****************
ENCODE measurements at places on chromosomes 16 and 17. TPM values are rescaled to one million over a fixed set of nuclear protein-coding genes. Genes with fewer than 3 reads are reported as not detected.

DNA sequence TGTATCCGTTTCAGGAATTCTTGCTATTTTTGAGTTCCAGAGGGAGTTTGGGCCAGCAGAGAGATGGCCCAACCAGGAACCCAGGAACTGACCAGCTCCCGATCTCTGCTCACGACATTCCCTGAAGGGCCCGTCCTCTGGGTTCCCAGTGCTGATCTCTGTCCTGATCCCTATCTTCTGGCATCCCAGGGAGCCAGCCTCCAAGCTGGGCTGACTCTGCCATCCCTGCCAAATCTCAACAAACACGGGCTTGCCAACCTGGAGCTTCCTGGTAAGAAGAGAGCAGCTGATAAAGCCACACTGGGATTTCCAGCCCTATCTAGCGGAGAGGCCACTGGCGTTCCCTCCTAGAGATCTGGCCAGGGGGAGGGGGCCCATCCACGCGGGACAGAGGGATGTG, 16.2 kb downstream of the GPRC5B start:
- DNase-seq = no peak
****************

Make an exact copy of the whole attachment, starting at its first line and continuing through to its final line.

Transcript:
ENCODE measurements at places on chromosomes 16 and 17. TPM values are rescaled to one million over a fixed set of nuclear protein-coding genes. Genes with fewer than 3 reads are reported as not detected.

DNA sequence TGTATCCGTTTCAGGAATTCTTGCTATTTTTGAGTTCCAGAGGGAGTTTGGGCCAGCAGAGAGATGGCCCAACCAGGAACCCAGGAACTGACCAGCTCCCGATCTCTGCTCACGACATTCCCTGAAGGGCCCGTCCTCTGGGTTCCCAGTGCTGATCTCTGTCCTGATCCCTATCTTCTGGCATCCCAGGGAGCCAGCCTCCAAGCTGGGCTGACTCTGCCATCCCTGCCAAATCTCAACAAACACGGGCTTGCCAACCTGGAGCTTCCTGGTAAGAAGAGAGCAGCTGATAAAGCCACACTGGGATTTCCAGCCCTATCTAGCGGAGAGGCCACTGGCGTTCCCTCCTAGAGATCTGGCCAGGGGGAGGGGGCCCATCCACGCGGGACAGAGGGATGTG, 16.2 kb downstream of the GPRC5B start:
- DNase-seq = no peak